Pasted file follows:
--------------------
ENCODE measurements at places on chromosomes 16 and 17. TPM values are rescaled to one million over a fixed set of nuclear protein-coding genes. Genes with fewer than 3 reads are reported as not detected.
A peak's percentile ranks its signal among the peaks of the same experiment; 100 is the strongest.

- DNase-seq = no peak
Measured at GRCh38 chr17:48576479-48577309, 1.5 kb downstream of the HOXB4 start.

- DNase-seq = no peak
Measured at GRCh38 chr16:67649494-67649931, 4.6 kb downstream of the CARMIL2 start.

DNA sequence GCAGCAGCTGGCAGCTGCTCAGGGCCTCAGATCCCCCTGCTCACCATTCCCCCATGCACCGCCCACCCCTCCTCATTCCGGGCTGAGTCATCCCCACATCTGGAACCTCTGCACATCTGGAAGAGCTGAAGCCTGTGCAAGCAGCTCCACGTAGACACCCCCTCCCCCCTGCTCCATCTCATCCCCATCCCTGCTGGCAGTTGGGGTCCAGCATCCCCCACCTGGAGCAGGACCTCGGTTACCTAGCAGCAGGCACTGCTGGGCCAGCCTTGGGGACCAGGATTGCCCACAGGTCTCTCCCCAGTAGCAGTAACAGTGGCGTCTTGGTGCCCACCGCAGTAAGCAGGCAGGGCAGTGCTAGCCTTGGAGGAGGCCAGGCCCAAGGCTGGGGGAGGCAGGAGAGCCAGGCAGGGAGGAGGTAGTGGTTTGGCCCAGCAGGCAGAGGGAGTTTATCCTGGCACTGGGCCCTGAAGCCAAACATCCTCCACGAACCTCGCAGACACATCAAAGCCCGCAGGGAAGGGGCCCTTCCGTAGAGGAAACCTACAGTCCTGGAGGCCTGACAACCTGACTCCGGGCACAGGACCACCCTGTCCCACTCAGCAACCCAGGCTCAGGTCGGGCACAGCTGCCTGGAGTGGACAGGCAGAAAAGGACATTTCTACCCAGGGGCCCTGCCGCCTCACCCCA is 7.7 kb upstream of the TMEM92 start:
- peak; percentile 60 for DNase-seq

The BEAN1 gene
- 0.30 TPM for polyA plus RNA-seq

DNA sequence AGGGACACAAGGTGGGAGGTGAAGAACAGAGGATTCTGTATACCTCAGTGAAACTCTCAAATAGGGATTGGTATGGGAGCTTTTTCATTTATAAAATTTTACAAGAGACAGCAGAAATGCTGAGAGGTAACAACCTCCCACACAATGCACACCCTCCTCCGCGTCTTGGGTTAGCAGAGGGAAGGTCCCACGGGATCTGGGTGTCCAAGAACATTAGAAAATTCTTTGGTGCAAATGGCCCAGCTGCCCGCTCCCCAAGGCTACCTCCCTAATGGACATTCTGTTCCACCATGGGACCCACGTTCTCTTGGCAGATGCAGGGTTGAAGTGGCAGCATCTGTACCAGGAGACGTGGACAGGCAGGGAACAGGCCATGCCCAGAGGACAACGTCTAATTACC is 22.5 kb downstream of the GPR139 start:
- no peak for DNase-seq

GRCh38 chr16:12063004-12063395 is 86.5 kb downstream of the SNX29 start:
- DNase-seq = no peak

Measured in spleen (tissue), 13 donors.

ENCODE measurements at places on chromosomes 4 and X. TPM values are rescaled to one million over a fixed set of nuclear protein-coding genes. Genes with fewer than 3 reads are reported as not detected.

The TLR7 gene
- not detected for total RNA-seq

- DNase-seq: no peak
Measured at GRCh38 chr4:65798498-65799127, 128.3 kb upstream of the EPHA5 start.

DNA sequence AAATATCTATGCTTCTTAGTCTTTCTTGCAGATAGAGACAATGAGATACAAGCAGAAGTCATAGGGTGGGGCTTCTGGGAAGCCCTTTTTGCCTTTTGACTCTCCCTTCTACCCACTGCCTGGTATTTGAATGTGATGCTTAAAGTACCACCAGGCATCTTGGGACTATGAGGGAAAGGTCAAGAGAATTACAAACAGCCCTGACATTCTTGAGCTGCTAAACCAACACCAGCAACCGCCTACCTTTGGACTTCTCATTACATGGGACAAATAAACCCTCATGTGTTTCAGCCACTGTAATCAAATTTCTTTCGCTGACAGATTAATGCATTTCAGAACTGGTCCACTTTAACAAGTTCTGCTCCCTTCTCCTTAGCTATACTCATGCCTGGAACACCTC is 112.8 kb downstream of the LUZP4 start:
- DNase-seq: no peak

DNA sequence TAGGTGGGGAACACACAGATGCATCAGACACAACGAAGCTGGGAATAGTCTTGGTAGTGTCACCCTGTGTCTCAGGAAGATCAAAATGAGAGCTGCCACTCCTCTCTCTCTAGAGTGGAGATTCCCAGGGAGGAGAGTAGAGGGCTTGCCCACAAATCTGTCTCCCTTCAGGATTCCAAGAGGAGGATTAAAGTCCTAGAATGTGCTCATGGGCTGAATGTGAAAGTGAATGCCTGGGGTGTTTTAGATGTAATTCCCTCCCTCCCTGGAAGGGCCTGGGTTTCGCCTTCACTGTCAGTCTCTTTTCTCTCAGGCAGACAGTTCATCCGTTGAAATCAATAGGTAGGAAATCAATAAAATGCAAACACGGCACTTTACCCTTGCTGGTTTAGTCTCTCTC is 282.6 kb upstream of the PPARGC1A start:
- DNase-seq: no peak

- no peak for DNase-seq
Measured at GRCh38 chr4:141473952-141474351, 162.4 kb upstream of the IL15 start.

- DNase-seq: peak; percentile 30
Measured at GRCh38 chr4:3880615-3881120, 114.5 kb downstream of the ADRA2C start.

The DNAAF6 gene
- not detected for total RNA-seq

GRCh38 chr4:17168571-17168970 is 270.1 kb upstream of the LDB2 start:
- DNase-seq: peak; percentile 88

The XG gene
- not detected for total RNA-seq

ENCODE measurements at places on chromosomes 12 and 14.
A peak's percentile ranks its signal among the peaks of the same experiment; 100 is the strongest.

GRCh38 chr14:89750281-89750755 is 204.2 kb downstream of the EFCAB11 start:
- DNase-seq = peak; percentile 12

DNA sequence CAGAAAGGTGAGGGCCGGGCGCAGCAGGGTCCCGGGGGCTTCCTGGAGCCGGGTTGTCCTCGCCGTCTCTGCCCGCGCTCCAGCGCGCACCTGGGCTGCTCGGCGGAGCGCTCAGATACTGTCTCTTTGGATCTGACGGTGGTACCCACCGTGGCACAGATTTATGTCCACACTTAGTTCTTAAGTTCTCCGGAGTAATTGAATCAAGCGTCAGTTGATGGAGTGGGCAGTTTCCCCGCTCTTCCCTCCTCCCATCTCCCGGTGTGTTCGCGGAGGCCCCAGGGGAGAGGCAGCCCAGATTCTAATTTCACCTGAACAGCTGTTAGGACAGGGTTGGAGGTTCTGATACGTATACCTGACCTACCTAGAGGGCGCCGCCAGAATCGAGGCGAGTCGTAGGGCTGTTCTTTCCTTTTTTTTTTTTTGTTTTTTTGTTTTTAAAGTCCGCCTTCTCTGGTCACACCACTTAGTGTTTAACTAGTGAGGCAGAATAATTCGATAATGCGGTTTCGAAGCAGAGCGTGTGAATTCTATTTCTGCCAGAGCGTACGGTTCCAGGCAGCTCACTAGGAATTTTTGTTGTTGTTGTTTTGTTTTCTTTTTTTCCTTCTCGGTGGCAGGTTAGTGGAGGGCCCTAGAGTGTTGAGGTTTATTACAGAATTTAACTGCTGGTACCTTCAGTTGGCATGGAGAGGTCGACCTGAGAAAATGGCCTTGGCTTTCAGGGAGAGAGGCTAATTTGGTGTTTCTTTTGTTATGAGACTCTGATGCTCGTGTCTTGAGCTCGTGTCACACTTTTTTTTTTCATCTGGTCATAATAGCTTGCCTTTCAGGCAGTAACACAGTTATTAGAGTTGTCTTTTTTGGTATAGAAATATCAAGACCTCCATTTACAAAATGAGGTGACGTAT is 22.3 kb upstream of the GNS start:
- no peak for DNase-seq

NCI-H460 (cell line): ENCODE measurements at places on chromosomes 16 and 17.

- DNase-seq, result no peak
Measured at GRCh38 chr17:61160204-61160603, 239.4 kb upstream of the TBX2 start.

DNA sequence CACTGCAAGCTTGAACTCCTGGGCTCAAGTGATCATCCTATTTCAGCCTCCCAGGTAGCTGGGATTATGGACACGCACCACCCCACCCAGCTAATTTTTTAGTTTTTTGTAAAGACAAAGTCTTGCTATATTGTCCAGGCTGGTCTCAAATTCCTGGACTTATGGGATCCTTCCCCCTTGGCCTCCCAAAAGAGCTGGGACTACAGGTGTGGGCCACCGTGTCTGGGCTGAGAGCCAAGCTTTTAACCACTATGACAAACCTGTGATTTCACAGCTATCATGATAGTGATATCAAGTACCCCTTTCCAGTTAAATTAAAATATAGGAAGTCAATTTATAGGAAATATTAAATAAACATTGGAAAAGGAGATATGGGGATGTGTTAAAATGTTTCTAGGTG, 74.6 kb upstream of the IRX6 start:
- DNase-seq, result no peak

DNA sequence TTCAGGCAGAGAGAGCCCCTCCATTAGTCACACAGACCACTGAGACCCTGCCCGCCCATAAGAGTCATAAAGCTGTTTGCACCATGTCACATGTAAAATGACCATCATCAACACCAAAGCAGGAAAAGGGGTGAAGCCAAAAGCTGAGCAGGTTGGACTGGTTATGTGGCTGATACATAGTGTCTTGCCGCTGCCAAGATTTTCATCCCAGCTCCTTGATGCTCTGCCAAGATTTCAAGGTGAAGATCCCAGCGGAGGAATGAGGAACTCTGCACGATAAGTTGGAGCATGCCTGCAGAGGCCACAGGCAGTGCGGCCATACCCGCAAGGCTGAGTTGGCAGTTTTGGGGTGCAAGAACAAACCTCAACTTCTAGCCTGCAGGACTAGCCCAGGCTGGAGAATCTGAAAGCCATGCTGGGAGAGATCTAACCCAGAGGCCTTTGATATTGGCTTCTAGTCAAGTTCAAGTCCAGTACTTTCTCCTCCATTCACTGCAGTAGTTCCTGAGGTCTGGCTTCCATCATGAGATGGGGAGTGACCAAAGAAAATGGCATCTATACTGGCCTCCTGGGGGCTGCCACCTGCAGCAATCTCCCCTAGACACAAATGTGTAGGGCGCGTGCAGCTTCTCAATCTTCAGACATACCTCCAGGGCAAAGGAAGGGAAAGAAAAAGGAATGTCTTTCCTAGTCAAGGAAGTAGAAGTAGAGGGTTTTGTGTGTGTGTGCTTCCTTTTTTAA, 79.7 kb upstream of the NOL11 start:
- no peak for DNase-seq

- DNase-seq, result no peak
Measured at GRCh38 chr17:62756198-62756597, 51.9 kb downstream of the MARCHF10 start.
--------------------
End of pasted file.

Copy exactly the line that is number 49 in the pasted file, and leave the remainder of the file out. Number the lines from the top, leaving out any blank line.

Measured at GRCh38 chr17:62756198-62756597, 51.9 kb downstream of the MARCHF10 start.